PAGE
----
Gülenist bank claimed to be involved in 'insider trading'
by Daily Sabah
ISTANBULAug 04, 2014 - 12:00 am GMT+3
by Daily Sabah
Aug 04, 2014 12:00 am
Gülenist Bank Asya, whose shares have fluctuated extraordinarily in recent months, and its fiscal strength has been questioned, is now on the front burner due to 'insider trading' allegations
Bank Asya, which is known for its close ties to the Gülen Movement whose followers have engaged in a campaign - dubbed the Dec. 17 operation - to destabilize Turkey's government, is now on the front burner due to alleged suspicions of insider trading. Having fell into a financially difficult position due to huge withdrawal of deposits in March and April, Bank Asya allegedly started partnership negotiations with Qatari Islamic Bank.
Immediately before news of negotiations with QIB broke out, it was revealed that Asya Yatırım, an affiliated financing company to Bank Asya, purchased millions of shares; thus, earning enormous amounts of unlawful profits.
While the Gülenist bank's shares were traded in the stock exchange market at approximately TL 2, their prices started to drop in value after the Dec. 17 coup attempt failed. The deposits started being withdrawn from the bank, and the bank started to sell its associate's assets.
Between Dec. 16, 2013 and March 23, 2014, Bank Asya shares, which are being traded on Turkey's stock market, decreased in value by 48 percent, and the prices declined to TL 1.04. According to the Turkish newspaper Sabah, during this decline, Asya Yatırım started collecting Bank Asya shares. The number of Bank Asya shares included in Yatırım's portfolio soared from 19.4 million to 35.8 million in a very short period of time. As Sabah reported, the average cost of the shared purchase by Asya Yatırım was around TL 1.30.
The bank announced that it started negotiations with QIB on March 25, 2014 and after this announcement, the shares increased by 47 percent and reached TL 1.53 in one day, and as of April 3, reached TL 1.72. The increase in a week was around 65 percent. During this period, Asya Yatırım continued purchasing Bank Asya's shares, increasing Yatırım's shares to TL 55.4 million in its portfolio. Asya Yatırım further purchased 20 million shares from approximately TL 1.59 between March 25 and April 30.
According to Sabah, the most striking point is that the share certificates were sold out before it was announced that no deal was reached between Asya Yatırım and QIB. Between April 30 and June 30, Asya Yatırım sold 10.5 million shares from TL 1.62. After this sale, Reuters announced that as of July 2, the negotiations between Bank Asya and QIB were finished. After the sale was finalized, the shares dropped by 10 percent between June 30 and July 17, and Asya Yatırım sold about 2.2 million share certificates during that period.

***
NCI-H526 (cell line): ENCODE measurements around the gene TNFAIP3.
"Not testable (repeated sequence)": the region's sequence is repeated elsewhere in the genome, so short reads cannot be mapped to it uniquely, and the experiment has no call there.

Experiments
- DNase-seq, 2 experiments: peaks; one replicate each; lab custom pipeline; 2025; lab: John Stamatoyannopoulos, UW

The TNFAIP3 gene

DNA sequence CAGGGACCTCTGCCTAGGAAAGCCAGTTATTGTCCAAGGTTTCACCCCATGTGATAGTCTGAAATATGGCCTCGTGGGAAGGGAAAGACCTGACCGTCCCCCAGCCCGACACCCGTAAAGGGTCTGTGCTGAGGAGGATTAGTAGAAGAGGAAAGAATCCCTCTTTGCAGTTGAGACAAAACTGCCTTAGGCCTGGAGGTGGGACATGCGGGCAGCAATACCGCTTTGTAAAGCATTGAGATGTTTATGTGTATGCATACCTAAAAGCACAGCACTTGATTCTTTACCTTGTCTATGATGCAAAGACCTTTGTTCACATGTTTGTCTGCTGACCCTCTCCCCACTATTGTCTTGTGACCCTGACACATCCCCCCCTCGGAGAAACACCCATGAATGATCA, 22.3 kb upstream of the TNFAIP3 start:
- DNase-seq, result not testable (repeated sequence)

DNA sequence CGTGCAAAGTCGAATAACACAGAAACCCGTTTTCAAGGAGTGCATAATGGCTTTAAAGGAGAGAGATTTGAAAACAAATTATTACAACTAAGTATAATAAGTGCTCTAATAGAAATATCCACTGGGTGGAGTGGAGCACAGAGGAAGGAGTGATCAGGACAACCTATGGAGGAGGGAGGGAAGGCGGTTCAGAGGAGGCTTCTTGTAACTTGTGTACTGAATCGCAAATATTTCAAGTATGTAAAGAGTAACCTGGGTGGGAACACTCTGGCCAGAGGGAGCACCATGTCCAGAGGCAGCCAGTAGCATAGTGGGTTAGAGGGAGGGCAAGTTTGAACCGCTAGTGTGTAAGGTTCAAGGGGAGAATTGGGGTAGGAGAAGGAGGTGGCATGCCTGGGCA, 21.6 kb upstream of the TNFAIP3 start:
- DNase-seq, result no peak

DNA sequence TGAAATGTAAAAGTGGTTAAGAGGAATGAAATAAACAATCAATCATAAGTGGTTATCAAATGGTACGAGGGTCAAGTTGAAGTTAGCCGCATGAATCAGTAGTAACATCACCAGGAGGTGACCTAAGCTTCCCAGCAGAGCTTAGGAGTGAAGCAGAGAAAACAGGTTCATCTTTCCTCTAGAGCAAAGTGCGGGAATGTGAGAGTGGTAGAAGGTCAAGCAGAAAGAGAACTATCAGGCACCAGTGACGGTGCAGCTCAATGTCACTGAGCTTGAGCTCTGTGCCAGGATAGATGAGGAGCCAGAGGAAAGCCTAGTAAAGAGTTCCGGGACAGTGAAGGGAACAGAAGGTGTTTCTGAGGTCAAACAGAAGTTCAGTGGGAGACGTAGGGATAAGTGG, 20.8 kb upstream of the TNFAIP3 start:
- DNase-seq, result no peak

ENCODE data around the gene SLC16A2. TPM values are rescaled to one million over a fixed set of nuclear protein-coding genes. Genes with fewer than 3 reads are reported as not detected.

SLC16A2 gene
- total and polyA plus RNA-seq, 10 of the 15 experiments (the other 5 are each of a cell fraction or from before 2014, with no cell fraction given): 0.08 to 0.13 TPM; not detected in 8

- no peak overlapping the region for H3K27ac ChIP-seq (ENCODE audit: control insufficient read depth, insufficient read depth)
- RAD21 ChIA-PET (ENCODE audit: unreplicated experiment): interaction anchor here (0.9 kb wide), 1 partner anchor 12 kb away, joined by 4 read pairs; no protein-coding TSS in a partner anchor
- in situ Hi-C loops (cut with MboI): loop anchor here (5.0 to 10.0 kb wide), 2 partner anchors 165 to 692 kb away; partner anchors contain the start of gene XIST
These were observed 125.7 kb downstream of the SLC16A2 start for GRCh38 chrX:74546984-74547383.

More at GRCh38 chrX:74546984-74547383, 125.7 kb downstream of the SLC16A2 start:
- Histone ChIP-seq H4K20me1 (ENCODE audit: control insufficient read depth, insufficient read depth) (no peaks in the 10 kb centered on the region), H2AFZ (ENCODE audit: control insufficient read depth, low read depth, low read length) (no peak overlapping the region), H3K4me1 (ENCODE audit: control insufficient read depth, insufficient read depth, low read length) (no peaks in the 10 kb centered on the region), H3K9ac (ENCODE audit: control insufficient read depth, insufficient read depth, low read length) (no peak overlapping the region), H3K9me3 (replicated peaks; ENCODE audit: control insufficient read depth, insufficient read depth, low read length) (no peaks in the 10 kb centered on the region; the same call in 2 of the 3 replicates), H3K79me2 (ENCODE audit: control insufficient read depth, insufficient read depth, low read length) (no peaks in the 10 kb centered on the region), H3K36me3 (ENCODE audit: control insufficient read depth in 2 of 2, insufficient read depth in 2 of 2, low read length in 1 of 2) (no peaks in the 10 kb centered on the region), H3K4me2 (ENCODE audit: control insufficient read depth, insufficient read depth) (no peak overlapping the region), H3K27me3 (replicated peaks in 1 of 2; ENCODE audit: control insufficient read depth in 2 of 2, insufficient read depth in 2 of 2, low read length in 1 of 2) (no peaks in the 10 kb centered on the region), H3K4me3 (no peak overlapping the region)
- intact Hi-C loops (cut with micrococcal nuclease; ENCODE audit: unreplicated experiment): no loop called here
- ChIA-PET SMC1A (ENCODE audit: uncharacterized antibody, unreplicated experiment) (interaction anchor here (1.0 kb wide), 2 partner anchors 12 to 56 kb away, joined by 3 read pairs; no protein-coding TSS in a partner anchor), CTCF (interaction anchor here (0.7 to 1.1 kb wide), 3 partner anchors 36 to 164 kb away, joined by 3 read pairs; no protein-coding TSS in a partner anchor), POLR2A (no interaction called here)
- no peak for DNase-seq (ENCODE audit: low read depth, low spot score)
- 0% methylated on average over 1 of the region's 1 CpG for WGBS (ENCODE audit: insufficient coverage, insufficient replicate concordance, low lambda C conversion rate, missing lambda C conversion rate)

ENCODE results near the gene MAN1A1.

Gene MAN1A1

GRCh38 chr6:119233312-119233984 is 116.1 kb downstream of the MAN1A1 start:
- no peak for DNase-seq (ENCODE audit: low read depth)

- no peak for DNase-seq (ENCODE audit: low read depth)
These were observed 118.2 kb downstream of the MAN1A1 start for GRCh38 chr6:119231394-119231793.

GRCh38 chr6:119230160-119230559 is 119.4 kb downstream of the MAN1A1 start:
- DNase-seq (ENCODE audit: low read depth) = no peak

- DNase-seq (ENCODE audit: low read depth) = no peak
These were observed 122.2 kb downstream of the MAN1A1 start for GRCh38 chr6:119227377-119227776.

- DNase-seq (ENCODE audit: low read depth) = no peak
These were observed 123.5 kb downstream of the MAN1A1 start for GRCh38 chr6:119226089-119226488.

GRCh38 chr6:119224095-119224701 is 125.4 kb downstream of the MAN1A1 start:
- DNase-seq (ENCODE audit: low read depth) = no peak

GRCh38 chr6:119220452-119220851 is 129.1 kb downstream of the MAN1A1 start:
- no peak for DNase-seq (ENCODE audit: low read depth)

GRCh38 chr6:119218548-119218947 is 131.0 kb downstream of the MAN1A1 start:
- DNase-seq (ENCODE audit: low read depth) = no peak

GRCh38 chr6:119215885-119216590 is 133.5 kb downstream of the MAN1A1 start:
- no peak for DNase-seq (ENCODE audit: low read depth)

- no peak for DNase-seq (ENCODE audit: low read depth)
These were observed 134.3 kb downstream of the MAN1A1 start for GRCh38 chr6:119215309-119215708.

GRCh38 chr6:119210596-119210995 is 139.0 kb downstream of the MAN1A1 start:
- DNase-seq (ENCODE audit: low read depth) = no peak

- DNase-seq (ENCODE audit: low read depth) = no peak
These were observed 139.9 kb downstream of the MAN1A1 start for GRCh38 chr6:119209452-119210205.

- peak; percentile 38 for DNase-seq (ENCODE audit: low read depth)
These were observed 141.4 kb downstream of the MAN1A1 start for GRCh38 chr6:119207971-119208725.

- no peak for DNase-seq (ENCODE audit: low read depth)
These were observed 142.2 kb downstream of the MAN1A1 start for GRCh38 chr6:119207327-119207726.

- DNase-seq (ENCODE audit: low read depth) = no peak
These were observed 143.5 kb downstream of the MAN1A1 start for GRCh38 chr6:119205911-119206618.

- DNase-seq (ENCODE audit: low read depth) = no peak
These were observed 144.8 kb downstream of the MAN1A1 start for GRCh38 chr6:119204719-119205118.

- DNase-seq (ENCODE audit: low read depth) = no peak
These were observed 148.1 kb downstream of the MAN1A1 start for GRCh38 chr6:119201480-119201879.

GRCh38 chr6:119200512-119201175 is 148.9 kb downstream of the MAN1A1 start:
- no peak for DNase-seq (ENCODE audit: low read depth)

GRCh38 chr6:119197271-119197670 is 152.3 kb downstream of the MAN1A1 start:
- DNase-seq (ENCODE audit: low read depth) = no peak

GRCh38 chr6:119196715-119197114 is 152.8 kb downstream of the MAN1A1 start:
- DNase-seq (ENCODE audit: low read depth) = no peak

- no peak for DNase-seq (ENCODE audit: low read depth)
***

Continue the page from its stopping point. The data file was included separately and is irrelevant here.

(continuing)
This extreme purchase of share certificates by Asya Yatırım and then selling before it was announced that QIB retracted from the negotiations created suspicions. Experts noted that Asya Yatırım's operation is considered "insider trading" as defined in the Turkish Capital Market Code.
Turkish Prime Minister Recep Tayyip Erdoğan announced on July 24 that QIB was not about to purchase Bank Asya shares, but instead they received psychological support from the markets.
Insider trading is defined as "affecting capital market instruments, using information that has not been disclosed to the public for the interest of its
own or of third persons; to obtain unlawful profits or to eliminate a loss through destroying equal opportunities of the players in the capital market or to disqualify." When deposits were being withdrawn, Gülenists withdrew their deposits from other banks and invested in Bank Asya. Even though Bank Asya shares included in Yatırım's portfolio were purchased by customers, it is asserted that these customers are also Gülenists or people close to the Gülen Movement.
Speaking to Daily Sabah columnist Yahya Bostan, Turkish Prime Minister Recep Tayyip Erdoğan said on July 24 that it is not in a financially good position. "The bank has started to sell its assets to provide liquidity. Despite all efforts, the bank's liquidity problem still remains, and the finance sector is aware of the bank's current situation," Erdoğan said.
Recalling the rumors that were whispered over the last few months about how Qatari investors would take over some shares from Bank Asya, Erdoğan stated that Qatar Islamic Bank had no interest in being a partner of Bank Asya. "They [Bank Asya executives], deliberately misled the market [with partnership rumors] to gain psychological support. The Capital Markets Board should make inquiries on this matter, because there is a trick and collusion here. The Qataris talked to us and denied the alleged deal," the prime minister said.
Due to ongoing tensions between the government and the Gülen Movement, many individuals and public corporations withdrew their deposits from Bank Asya. Faced with a new challenge, Bank Asya started seeking a partner to save itself from bankruptcy.